• Color-treated hair should be washed with products specifically formulated not to strip the color. Steer clear of "clarifying" shampoos, as they are too harsh for your hair.[4]
    • For oily hair, choose a mild, oil-free shampoo, such as baby shampoo, and a conditioner formulated for oily hair.[5]
    • Contrary to popular belief, dandruff is caused by an oily scalp. Yeast lives in the oils and creates irritating by-products that cause flaking in the scalp. Consider a shampoo and conditioner with tea tree oil, which acts as a natural anti-fungal.[6][8]
  3. Apply shampoo to your scalp, not along the length of the hair. You want to target where the oils are produced, which is at the hair follicles, located under the scalp. Massage a small amount of shampoo into your scalp, and when you rinse, let it flow through the length of your hair.[9]
  4. Massage your scalp. Giving yourself a little scalp massage helps increase circulation; more blood to your hair follicles means that nutrients can reach them more quickly.[10] While you can do this any time, washing your hair is a good opportunity, since you have to massage the shampoo in anyway. After you apply the shampoo, work your fingertips gently into your scalp, starting from the back of the neck and ending at the hairline.[11]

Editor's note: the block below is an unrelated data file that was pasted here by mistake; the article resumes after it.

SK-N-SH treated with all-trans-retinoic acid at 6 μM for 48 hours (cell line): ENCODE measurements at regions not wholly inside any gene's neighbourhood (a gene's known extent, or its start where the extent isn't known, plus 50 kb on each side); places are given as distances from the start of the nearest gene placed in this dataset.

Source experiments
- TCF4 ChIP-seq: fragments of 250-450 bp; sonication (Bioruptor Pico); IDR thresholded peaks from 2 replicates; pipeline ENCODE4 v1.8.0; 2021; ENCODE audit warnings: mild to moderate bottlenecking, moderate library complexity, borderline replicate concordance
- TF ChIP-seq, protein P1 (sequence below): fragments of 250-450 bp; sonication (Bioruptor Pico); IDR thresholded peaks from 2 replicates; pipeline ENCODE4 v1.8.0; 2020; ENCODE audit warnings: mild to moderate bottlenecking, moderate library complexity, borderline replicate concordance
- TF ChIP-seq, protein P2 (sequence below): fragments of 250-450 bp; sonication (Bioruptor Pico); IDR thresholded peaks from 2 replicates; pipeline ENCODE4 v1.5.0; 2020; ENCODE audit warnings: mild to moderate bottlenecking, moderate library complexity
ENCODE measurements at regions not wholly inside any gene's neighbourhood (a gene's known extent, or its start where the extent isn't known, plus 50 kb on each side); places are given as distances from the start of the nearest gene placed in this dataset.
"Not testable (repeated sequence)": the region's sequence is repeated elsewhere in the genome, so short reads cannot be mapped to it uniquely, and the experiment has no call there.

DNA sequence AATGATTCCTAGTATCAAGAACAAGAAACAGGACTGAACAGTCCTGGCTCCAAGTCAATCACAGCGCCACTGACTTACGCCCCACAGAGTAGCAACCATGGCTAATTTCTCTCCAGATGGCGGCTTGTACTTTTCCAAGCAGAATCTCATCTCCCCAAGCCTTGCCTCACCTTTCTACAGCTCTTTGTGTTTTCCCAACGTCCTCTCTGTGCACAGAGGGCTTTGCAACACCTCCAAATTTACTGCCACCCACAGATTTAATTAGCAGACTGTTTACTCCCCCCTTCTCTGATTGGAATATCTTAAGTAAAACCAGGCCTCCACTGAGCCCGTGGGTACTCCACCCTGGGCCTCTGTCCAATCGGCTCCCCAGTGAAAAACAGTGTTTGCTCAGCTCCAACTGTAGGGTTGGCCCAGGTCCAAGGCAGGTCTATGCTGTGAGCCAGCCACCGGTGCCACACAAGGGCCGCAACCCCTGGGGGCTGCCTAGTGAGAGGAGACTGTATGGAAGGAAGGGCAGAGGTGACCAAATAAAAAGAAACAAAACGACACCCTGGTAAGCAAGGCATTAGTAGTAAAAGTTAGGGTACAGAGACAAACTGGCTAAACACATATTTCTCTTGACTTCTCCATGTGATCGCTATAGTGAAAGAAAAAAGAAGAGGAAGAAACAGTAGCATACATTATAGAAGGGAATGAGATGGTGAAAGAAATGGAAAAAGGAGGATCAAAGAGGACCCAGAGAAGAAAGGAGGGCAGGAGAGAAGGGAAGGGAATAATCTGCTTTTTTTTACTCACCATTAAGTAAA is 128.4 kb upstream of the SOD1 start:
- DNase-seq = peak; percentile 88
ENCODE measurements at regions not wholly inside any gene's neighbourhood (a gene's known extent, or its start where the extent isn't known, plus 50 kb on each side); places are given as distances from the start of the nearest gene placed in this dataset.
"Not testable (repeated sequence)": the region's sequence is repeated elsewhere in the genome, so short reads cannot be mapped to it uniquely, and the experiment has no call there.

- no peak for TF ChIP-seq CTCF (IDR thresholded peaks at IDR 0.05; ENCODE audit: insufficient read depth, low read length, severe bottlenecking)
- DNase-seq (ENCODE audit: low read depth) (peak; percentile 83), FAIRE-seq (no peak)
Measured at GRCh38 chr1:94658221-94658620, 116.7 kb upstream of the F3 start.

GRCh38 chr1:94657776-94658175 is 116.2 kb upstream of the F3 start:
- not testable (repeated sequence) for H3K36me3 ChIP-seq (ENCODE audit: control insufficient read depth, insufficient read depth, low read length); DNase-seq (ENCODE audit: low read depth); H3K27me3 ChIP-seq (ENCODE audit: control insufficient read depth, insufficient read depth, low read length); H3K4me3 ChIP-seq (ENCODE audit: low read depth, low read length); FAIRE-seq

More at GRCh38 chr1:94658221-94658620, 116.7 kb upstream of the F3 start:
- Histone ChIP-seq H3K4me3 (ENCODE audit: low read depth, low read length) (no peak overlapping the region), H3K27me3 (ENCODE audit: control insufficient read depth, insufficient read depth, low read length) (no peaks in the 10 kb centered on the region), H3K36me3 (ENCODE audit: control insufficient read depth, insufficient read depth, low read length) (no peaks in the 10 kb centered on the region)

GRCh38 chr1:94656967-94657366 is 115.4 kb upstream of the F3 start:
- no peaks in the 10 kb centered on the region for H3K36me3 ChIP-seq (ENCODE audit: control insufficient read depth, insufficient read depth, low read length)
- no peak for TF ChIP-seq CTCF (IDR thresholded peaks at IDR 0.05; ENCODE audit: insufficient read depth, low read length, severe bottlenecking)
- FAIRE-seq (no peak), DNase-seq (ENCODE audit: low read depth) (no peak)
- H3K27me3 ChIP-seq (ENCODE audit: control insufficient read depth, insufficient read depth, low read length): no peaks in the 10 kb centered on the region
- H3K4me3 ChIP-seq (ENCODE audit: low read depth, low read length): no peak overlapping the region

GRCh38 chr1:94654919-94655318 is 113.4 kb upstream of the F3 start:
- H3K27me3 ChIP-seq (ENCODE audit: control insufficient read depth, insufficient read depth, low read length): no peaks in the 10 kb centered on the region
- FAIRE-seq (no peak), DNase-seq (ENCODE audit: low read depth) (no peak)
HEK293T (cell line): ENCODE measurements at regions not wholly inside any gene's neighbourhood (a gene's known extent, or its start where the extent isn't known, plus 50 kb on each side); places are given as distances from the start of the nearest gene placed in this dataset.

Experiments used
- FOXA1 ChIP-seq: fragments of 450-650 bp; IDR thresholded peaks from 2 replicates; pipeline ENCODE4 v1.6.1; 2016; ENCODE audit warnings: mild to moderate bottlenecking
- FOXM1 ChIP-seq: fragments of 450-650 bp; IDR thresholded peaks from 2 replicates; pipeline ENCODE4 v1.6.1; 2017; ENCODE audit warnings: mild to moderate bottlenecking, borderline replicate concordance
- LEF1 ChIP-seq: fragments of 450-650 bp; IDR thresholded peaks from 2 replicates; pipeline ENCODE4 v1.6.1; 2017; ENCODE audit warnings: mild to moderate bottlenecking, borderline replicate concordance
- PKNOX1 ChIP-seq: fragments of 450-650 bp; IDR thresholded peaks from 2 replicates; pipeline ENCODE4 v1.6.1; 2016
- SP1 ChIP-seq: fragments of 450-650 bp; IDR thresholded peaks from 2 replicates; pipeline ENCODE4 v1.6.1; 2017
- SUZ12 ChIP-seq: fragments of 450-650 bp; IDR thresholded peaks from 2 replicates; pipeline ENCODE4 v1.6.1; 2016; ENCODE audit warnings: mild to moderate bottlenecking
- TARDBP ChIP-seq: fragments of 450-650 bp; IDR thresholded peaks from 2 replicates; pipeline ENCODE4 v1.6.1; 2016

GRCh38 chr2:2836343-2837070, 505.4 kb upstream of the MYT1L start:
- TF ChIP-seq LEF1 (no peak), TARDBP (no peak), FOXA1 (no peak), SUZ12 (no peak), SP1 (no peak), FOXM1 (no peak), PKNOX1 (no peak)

5. Shampoo only as often as you need to. Very oily hair may need daily washing, but dry and even normal hair can often do with a shampoo once every couple of days.[12] Shampoos contain harsh detergents that strip the hair of its oils, so using them less frequently can help your hair look and feel better.[13]
  6. Follow shampoo with conditioner. Conditioner can increase shine, improve elasticity, reduce tangles, and even provide some UV protection. Conditioner only needs to be applied to the ends of the hair, however, so skip the scalp.It is also really good to rinse your hair with cold water before getting out from shower.[14]

Styling with Care

  1. Be very careful with wet hair. Hair is a fiber: think of it as a delicate wool. Just like wool, it is particularly fragile when wet. To minimize damage, avoid brushing your hair when it's wet, and never use heating irons (curling or flattening) on wet locks.[15]
  2. Comb your hair from the ends to the top. Using a wide-tooth comb, start from the bottom of your hair and detangle the last few inches. Next, detangle a few inches higher, working your way up to the top. This gentler method detangles gradually, which is a less damaging alternative to yanking a comb from the roots to the ends.
    • Try to let hair dry just a little before combing.
  3. Minimize brushing. Brushing your hair causes friction, which damages the cuticle and leaves hair frizzy and dull. Detangle with a wide-tooth comb, as described in Step 2, and only brush when you need to for styling purposes.
    • Use a paddle brush with ball-tipped bristles, which is gentler on the hair.[16]